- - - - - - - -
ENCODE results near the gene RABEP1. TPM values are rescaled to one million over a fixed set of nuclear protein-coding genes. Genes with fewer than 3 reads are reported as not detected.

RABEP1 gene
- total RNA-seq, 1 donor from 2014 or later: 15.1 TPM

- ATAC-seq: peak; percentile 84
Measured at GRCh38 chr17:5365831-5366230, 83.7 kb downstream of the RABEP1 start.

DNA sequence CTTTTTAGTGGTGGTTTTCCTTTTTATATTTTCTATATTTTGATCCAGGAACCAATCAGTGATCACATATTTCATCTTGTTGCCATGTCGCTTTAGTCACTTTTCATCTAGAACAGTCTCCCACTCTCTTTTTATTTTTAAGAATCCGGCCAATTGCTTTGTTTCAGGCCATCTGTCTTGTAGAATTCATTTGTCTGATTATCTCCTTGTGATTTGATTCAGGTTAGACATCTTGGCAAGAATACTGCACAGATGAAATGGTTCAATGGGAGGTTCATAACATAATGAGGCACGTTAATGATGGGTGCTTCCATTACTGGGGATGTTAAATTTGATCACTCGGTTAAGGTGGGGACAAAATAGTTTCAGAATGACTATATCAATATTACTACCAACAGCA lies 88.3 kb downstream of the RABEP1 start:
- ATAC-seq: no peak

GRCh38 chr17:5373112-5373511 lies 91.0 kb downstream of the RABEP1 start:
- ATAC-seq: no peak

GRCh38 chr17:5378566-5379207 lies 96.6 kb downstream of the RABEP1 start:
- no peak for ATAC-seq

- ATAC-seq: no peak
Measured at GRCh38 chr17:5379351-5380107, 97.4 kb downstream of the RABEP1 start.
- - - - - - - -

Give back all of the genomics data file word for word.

ENCODE results near the gene RABEP1. TPM values are rescaled to one million over a fixed set of nuclear protein-coding genes. Genes with fewer than 3 reads are reported as not detected.

RABEP1 gene
- total RNA-seq, 1 donor from 2014 or later: 15.1 TPM

- ATAC-seq: peak; percentile 84
Measured at GRCh38 chr17:5365831-5366230, 83.7 kb downstream of the RABEP1 start.

DNA sequence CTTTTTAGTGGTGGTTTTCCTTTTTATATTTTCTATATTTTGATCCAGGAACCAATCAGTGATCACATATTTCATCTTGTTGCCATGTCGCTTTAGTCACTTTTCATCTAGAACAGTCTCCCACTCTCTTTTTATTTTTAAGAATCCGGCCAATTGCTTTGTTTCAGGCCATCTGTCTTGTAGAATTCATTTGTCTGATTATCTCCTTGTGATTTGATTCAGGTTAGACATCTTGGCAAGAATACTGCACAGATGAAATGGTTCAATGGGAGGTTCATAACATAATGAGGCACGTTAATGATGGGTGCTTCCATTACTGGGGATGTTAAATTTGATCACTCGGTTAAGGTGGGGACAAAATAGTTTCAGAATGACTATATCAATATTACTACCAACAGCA lies 88.3 kb downstream of the RABEP1 start:
- ATAC-seq: no peak

GRCh38 chr17:5373112-5373511 lies 91.0 kb downstream of the RABEP1 start:
- ATAC-seq: no peak

GRCh38 chr17:5378566-5379207 lies 96.6 kb downstream of the RABEP1 start:
- no peak for ATAC-seq

- ATAC-seq: no peak
Measured at GRCh38 chr17:5379351-5380107, 97.4 kb downstream of the RABEP1 start.